Early in my life I was captivated by ephemera having come across a shopping list on the ground that I was not allowed to pick up. It was written on a tea box, the letters were deeply etched into the cardboard by the force of the handwriting. The image of that list never left me. Then decades later, in Italy, I rode my bike past a green lined piece of paper on the ground with a shopping list written in red ink. The rain had made the ink splotchy, and I passed it several times before I stopped my bike to pick it up.
These shopping lists are like secret windows into the lives of people. I would have thought that across countries and people the lists would contain the same items – bread, butter, milk – but instead, I have been intrigued to see lists that include all manner of weird and wonderful things. You could tell a story about the people who make these shopping lists. I began collecting the lists in a box, thinking they would make their way into my pottery, but instead, I decided to document the collection through photography.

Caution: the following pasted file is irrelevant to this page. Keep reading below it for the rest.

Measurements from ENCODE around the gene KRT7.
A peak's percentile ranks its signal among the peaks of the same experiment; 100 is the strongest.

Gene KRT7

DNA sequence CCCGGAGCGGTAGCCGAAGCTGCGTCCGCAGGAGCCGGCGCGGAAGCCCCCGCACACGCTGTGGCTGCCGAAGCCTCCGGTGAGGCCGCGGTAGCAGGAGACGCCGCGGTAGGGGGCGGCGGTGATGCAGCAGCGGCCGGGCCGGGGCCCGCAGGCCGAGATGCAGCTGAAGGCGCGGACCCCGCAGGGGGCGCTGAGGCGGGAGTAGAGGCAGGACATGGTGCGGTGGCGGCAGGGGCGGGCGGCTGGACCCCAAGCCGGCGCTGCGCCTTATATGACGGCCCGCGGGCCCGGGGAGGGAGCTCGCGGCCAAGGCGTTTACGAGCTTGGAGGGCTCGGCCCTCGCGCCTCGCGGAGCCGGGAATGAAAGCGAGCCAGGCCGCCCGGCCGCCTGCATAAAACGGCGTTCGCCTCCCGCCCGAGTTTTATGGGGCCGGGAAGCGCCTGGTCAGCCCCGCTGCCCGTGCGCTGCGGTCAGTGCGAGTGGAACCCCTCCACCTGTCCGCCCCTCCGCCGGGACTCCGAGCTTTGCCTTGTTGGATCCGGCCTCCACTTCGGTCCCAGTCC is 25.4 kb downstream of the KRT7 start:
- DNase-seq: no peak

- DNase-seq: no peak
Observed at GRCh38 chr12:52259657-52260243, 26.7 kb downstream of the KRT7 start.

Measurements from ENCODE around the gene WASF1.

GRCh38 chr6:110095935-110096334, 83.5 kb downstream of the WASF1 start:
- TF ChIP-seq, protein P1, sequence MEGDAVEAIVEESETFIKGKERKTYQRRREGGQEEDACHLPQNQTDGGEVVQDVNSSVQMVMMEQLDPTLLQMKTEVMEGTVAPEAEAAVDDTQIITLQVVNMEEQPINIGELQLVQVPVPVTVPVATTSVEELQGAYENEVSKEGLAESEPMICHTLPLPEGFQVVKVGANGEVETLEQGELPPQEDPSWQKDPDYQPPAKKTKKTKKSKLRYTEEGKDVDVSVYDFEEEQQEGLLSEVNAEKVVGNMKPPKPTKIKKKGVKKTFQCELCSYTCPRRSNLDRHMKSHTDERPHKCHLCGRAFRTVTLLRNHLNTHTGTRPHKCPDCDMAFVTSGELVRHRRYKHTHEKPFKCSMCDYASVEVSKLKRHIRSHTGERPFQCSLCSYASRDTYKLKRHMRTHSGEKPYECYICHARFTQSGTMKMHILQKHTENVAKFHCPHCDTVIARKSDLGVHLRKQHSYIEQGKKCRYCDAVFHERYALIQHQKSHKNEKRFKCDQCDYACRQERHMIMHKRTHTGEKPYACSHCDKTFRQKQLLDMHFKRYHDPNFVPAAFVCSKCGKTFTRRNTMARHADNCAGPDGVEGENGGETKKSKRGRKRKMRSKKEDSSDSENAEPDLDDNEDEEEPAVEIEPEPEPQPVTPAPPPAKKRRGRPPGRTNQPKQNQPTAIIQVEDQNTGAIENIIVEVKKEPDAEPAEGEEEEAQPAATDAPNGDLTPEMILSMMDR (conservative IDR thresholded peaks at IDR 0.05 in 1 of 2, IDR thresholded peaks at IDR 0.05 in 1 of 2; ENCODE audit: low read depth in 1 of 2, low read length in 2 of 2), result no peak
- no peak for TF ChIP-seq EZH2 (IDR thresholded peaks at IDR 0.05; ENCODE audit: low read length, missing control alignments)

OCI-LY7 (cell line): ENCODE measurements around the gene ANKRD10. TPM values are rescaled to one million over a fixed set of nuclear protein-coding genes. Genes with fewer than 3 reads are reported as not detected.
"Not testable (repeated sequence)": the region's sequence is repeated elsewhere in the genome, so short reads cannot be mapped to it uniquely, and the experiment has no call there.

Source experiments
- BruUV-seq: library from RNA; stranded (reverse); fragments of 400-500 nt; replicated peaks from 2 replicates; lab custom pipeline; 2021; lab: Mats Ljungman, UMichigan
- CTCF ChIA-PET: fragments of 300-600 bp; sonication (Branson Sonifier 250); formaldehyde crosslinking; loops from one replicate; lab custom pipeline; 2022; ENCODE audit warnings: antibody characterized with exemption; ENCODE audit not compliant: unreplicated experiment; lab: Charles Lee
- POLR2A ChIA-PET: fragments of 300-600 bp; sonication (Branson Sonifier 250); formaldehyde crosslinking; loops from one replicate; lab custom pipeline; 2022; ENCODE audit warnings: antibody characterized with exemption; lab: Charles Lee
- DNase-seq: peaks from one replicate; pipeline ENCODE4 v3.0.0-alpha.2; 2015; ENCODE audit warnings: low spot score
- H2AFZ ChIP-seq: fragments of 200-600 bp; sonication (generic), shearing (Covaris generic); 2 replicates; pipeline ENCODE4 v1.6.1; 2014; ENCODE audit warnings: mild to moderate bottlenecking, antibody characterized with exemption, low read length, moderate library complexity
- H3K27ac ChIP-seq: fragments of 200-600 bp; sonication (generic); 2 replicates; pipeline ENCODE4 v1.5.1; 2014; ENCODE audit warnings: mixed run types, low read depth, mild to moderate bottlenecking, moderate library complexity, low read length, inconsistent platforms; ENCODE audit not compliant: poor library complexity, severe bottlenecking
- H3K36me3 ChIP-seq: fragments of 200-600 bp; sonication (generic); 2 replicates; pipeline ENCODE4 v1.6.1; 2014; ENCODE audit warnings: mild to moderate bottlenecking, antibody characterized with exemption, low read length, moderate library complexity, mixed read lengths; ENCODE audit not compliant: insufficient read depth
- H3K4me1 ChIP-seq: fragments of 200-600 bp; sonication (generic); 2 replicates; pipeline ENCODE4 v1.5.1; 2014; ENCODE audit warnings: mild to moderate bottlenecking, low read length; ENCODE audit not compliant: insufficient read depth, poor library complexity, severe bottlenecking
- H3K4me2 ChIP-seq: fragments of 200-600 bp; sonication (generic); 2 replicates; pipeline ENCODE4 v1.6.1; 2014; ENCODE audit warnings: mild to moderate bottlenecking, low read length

The intimacy of the lists, the tactile sense of the different papers and inks used, the handwriting and the languages come alive in each photograph. The more lists I have documented the more I realise that rather than satisfying our need for staple items, each list reveals an individual and a window into their daily lives. Collectively, these shopping lists come together in micro chapters as part of a larger and complex narrative of our mundane yet fascinating lives.